There are three differentiating factors that separate paver driveways from asphalt or concrete driveways when considering appeal or attractiveness, and they are color, shape, and texture. Pavers come in many different colors, shapes, and textures which allows you to get the look and feel you desire. The various shapes and colors allow a professional landscape mason to create attractive patterns in your driveway to suit your tastes.
Engineered pavers are very dense and thus very durable and strong. Due to the density, pavers are not suspect to winter freezing and thawing damage. The smooth, flat surface of pavers also allows for easy snow removal without any damage. Most engineered pavers can withstand 8000 pounds of pressure per square inch, which is about four times greater than concrete.
Ease of Maintenance
Caring for paver driveways in the New England winter is easy, as they are resistant to damage from snow plows, snow blowers, and shovels. In the summer months, paver driveways can be pressure washed to keep them clean and free of dirt. If a paver becomes stained or broken, it is easy enough to pull it up and replace it with a new one.
Paver driveways can be a great addition to your property, but it is highly recommended that you have a Landscape Architect design the driveway and professional landscape masons install it to ensure you get optimum results. If pavers aren’t the right choice for you, there are various other driveway alternatives. Click the button below to learn more about paver driveways from a Landscape Architect.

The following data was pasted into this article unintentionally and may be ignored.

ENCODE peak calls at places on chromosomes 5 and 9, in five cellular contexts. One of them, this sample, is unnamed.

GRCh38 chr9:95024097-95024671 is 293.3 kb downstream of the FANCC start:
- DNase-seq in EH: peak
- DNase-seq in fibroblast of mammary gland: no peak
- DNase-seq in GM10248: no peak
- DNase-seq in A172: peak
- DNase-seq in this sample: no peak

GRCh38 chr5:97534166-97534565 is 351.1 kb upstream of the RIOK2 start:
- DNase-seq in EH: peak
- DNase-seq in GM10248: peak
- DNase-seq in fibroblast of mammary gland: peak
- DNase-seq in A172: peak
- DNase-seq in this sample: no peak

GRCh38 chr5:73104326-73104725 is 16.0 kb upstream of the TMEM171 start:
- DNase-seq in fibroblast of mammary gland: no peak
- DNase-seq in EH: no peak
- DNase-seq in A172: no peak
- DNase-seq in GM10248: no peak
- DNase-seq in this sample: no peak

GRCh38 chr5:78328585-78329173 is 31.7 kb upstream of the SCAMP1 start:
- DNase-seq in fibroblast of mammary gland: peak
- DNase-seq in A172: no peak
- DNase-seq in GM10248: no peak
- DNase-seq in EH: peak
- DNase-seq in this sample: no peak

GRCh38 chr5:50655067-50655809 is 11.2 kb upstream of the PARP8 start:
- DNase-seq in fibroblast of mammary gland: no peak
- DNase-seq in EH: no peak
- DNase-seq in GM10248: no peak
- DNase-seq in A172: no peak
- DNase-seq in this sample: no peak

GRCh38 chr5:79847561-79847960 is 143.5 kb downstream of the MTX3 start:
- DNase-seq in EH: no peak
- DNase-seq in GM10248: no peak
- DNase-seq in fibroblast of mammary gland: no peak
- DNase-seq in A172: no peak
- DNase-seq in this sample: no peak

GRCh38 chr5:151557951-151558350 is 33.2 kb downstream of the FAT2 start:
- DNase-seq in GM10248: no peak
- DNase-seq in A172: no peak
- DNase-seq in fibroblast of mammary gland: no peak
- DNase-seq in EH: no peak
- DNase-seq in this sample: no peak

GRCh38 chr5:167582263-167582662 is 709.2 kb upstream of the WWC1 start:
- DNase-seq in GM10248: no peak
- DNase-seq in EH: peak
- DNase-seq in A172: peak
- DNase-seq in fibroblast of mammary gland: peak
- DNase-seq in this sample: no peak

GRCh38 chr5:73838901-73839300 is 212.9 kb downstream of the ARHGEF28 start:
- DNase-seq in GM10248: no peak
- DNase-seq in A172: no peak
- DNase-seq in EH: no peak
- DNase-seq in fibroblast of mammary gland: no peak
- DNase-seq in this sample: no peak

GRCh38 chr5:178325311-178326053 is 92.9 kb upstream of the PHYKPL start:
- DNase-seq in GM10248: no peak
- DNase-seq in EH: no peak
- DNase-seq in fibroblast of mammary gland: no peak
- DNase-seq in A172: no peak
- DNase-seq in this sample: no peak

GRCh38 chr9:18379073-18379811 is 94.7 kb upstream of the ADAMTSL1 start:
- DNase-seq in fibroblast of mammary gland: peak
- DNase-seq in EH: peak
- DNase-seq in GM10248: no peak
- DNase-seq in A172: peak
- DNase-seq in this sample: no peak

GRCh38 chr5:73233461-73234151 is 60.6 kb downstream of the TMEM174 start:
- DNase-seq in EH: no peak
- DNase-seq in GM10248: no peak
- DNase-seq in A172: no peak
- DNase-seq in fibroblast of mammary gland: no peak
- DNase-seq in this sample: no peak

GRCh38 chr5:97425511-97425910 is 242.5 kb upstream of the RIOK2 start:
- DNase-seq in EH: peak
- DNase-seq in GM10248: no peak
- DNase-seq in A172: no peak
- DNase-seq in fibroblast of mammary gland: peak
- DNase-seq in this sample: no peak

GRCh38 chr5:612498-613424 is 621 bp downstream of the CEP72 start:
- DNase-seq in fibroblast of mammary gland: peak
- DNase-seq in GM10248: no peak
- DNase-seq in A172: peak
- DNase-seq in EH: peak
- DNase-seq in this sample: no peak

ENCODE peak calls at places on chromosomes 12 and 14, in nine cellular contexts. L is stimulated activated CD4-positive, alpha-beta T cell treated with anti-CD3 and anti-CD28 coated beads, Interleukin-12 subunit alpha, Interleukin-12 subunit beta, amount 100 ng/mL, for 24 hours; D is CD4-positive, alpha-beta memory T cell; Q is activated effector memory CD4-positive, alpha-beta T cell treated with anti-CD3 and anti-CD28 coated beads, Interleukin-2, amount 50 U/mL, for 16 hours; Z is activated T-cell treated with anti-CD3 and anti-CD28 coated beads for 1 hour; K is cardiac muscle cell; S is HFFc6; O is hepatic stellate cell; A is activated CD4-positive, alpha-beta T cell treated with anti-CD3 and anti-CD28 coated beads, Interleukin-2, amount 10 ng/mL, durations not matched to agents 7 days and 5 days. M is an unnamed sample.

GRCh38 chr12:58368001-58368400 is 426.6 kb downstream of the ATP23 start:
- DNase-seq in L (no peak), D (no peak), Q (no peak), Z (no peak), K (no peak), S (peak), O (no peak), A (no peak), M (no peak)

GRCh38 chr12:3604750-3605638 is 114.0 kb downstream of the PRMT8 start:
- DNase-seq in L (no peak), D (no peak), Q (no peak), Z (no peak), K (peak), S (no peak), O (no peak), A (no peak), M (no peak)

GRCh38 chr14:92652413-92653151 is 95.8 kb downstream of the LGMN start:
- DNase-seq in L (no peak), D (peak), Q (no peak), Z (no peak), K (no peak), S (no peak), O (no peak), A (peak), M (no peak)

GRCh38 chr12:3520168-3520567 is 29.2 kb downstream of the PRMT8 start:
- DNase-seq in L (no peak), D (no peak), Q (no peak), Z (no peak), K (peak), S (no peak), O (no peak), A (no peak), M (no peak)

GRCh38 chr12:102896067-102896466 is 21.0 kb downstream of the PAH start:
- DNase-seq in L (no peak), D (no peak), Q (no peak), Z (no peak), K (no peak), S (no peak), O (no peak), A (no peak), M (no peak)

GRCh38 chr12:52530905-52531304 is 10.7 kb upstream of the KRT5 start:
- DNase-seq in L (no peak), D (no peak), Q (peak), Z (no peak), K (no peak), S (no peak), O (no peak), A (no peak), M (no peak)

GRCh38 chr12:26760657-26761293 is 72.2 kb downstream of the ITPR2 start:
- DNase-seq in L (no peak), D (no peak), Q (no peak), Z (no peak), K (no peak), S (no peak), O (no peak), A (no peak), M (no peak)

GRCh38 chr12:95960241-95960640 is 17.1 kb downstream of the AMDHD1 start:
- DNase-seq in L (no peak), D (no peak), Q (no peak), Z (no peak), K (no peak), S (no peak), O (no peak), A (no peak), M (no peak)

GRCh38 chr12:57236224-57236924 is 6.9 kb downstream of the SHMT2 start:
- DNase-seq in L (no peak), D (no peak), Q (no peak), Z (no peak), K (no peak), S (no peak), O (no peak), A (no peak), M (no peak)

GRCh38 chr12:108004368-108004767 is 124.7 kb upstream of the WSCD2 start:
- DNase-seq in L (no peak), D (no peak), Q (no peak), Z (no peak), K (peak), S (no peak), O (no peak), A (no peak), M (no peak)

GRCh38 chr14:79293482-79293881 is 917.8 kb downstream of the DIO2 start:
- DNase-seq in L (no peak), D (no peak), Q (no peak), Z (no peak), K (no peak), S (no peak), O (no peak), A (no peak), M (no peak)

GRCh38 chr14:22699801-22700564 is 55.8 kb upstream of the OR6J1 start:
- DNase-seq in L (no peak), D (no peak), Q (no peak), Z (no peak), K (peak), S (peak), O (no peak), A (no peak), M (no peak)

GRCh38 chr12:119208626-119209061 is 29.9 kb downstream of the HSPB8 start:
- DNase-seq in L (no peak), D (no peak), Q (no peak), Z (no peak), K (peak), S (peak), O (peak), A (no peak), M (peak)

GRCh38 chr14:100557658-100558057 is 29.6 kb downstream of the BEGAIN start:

A paver driveway is a great addition to your property.
A pool is an enjoyable feature to add to your property, and with a professional landscape design around it, it can be a very attractive feature as well!
In-ground pools are great for cooling off on a hot summer day or showing off your latest version of the swan dive, but with some attention from a Landscape Architect, an in-ground pool can be a truly remarkable landscape feature. Landscaping around a pool will not only add beauty, but it can add functionality, and value to your home as well.
Deciding to add a landscape around your pool is only half the battle. Once you decide that you’re going to add a new landscape to your pool area you then need to start making decisions on the look and feel that you want to achieve. Natural stone will give it a classic look that works great with teak or wood furniture. Concrete pavers will create a more modern look, and will be more durable in case you prefer metal or aluminum lounge chairs and furniture. Whichever hardscape material you decide to use, be sure you fill in the perimeter with plants and a fence. You can also choose to add additional patio space, or even tiered patios, for an improved entertaining area.
If you have a pool, or are considering adding a pool to your property, be sure to consult with a Landscape Architect about the landscaping around it. Even if you have a pool contractor, it is wise to consult with a Landscape Architect to be sure the landscape you want to add around it is feasible with the pool contractor’s design. Click the button below to learn more about pool landscaping from one of our Landscape Architects.
Natural stone patios and walls give this pool area a classic New England look and feel.
Pine Sawflies have hatched, or will be hatching soon, throughout our region. Be sure you have the proper management techniques in place.
The Pine Sawfly is a destructive pest that targets the two and three needle pines in New England, meaning they only infest pines where the needles are in bundles, or fascicles, of two and three needles each. Mugo Pines are usually the primary host for Pine Sawflies in the region.